'˜Peace process' entrenched loyalist and republican paramilitary influence
The BBC's Spotlight programme recently investigated a murky tale of intimidation and the relationships between paramilitaries and the authorities, in Bangor.
When unwanted flags were erected in Clandeboye Estate, the police, council officials and politicians advised residents’ representatives to negotiate with a local UDA commander for their removal.
The documentary revealed the extent to which paramilitaries still exert an influence on loyalist areas and how funding finds its way to the community organisations they direct.
None of this is very surprising, though it is not often reported in such detail.
Not only do paramilitaries continue to exist; to an extent the ‘peace process’ was built upon entrenching the influence of these groups and their proxies within loyalist and republican neighbourhoods.
The old tactics of intimidation and violence may have been supplemented by a plethora of residents’ associations, cultural societies and community workers, all funded by public money, but many of the same people are in charge and on the payroll.
There are initiatives which purportedly aim to dilute their influence, or help the organisations to disappear completely.
The Fresh Start Agreement, brokered after a murder was linked to the Provisional IRA, sets up a panel to advise the Executive on disbanding paramilitary structures and an Independent Reporting Commission, to monitor the groups’ activities.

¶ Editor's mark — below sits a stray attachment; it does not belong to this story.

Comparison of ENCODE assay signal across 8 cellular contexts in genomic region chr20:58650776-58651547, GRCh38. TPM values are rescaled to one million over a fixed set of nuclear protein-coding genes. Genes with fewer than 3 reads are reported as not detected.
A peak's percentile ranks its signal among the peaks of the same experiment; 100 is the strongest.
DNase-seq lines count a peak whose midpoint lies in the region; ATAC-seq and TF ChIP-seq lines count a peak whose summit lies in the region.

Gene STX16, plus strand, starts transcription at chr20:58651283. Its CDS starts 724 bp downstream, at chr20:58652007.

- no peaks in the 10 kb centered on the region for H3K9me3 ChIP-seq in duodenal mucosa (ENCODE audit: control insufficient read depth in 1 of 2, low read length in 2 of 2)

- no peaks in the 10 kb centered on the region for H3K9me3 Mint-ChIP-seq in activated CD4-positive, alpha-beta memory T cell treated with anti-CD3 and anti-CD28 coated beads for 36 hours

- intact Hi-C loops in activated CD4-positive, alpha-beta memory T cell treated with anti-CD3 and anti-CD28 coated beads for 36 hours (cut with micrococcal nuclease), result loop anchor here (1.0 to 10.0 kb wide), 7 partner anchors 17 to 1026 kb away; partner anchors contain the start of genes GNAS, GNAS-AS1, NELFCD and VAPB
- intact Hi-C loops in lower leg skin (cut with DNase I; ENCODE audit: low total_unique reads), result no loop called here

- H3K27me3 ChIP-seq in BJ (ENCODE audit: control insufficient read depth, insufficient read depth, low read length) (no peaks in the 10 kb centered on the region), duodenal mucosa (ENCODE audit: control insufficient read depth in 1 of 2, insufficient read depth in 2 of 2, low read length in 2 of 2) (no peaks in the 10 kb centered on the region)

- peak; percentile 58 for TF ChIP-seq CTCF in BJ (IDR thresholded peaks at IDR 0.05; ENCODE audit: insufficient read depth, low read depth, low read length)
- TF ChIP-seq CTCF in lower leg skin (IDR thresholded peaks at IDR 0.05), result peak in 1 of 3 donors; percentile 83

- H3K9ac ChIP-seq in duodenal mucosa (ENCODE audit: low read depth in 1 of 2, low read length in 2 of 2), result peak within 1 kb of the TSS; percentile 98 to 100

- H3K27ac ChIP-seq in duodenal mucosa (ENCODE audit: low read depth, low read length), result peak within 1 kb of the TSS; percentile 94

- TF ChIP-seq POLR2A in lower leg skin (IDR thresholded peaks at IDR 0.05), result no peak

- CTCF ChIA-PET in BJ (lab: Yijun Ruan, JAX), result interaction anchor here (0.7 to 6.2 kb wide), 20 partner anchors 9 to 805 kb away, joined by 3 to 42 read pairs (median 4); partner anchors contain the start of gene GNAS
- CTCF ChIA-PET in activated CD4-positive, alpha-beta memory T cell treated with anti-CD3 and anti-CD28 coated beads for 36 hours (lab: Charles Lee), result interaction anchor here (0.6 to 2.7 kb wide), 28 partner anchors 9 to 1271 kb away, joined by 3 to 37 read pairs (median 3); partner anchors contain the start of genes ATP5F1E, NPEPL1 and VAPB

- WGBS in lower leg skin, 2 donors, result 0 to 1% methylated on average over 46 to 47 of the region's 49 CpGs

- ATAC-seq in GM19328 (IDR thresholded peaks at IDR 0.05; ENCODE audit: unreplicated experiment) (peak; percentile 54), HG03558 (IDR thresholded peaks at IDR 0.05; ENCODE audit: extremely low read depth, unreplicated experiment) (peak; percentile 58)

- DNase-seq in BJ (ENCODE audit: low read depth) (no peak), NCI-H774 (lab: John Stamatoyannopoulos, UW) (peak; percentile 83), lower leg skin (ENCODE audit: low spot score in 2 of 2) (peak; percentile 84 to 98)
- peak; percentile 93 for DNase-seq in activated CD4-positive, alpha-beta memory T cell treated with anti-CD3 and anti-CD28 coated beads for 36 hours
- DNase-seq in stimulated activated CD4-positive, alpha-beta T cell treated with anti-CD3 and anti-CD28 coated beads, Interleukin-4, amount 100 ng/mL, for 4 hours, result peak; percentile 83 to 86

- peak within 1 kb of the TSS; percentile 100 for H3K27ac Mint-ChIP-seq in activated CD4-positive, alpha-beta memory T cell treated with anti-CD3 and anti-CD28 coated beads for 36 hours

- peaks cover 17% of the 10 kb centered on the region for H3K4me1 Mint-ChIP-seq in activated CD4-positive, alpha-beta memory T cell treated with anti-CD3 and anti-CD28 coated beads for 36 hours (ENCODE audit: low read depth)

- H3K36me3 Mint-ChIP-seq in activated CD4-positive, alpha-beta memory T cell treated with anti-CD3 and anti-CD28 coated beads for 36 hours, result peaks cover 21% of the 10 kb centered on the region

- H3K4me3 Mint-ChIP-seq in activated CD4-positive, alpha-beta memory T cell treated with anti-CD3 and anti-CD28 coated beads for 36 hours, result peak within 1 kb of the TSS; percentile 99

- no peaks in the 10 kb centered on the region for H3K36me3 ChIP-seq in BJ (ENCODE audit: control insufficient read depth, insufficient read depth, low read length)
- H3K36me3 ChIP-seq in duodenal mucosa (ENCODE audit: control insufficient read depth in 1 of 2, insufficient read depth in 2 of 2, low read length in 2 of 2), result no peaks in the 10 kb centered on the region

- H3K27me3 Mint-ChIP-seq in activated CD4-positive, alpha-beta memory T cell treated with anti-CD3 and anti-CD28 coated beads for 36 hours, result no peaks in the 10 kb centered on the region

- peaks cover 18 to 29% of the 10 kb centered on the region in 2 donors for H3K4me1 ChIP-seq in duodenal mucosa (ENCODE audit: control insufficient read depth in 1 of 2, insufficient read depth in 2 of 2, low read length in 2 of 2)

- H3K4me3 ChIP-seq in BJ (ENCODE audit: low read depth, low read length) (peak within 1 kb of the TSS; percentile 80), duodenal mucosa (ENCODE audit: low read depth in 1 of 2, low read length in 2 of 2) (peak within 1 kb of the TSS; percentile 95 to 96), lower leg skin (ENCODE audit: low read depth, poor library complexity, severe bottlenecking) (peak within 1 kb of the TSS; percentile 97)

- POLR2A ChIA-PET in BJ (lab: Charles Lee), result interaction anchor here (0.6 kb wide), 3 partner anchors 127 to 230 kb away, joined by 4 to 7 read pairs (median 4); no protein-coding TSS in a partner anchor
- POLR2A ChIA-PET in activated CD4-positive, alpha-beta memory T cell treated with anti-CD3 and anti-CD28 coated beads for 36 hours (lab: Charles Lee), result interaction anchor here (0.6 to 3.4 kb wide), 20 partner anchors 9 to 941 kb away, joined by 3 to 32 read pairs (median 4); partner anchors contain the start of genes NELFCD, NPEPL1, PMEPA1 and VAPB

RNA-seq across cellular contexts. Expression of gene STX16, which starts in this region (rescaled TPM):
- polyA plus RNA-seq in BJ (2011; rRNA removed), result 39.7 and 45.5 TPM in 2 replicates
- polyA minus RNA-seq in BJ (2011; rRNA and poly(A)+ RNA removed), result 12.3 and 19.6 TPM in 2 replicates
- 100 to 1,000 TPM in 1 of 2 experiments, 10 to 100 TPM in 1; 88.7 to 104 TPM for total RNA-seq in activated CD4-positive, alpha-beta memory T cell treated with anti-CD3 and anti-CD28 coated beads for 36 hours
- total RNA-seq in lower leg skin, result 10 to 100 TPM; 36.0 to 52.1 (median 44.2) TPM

It has attracted controversy already, as Deputy First Minister and onetime IRA commander, Martin McGuinness, gets to nominate members of the commission.
Meanwhile, Jonathan Powell, Tony Blair’s former Chief of Staff, worked with loyalists to form a ‘Communities Council’ (LCC), which aims to bring groups “in from the cold”.
There is justifiable cynicism about its goals and chances of success. The LCC is raising cash to ‘transform’ loyalist areas. Is it simply another way of directing cash toward former and current paramilitaries?
In republican communities, the provisional movement used its stranglehold to cultivate a political mandate, whereas loyalists failed to move beyond community organisations. However, in both cases their authority remains underwritten by paramilitary structures still in existence and possessing a potential for violence.
Until paramilitaries, past and present, are seen as a cautionary tale in our society, rather than sources of authority, aspirational figures or romantic heroes, communities will remain in their grip.
The biggest challenge is to counter versions of history which promote the idea that violence was justified or anything other than a horrific failure. That means ensuring that public money goes directly into benefitting communities, rather than paying paramilitary members and former members, or funding projects which glorify their bloody past.
• Owen Polley is a freelance writer and policy consultant